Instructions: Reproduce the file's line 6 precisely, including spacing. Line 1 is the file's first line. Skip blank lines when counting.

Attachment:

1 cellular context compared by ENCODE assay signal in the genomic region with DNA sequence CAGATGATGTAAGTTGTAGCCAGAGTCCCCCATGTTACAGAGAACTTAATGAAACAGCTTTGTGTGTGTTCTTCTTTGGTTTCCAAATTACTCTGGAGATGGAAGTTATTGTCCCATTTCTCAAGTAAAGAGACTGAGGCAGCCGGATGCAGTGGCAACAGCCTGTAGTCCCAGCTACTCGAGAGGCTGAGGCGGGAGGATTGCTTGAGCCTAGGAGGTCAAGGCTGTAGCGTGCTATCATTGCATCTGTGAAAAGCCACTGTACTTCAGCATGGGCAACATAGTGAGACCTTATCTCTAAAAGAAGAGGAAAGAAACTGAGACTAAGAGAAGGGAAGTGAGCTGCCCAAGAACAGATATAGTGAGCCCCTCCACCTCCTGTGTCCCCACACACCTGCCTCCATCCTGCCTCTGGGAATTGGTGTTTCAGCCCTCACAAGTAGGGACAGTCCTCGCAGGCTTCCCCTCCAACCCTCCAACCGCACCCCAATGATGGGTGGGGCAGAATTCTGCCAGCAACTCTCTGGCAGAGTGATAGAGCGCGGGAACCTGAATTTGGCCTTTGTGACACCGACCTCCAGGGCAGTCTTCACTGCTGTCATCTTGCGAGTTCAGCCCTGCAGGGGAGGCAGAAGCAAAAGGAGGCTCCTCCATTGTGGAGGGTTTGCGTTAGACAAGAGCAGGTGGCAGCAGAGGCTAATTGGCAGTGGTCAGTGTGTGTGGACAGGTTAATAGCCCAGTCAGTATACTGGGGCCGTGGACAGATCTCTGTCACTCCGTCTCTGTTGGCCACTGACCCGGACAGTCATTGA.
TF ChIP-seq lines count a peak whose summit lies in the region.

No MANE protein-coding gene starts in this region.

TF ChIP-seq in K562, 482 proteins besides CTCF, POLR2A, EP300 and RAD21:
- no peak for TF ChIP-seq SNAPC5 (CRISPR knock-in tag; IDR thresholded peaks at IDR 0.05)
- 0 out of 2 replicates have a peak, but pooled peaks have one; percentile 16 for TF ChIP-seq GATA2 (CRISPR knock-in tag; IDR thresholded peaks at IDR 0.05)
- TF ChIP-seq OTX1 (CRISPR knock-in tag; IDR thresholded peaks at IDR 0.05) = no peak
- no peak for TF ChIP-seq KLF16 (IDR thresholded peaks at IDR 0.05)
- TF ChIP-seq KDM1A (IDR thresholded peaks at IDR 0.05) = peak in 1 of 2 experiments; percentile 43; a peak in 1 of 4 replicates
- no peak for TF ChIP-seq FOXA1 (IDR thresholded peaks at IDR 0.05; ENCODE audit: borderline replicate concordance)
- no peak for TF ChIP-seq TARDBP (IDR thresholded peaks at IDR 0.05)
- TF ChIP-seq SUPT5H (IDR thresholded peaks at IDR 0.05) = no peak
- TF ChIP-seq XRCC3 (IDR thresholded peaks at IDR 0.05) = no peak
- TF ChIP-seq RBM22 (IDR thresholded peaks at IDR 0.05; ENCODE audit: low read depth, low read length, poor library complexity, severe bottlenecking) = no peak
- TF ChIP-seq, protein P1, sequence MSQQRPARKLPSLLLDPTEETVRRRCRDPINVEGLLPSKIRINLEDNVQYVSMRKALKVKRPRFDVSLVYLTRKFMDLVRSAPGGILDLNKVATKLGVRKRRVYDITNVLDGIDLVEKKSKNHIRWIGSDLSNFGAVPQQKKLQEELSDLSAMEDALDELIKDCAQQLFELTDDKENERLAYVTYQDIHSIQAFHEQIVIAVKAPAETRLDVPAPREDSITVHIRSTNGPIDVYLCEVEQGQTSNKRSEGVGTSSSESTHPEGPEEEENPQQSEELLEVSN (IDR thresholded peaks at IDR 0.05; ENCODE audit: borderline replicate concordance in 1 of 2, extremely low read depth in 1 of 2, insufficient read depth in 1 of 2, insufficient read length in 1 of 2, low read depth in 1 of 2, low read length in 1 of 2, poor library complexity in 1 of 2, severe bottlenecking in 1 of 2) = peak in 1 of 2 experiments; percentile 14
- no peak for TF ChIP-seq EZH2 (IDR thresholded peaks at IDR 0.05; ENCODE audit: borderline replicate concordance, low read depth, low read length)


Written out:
- 0 out of 2 replicates have a peak, but pooled peaks have one; percentile 16 for TF ChIP-seq GATA2 (CRISPR knock-in tag; IDR thresholded peaks at IDR 0.05)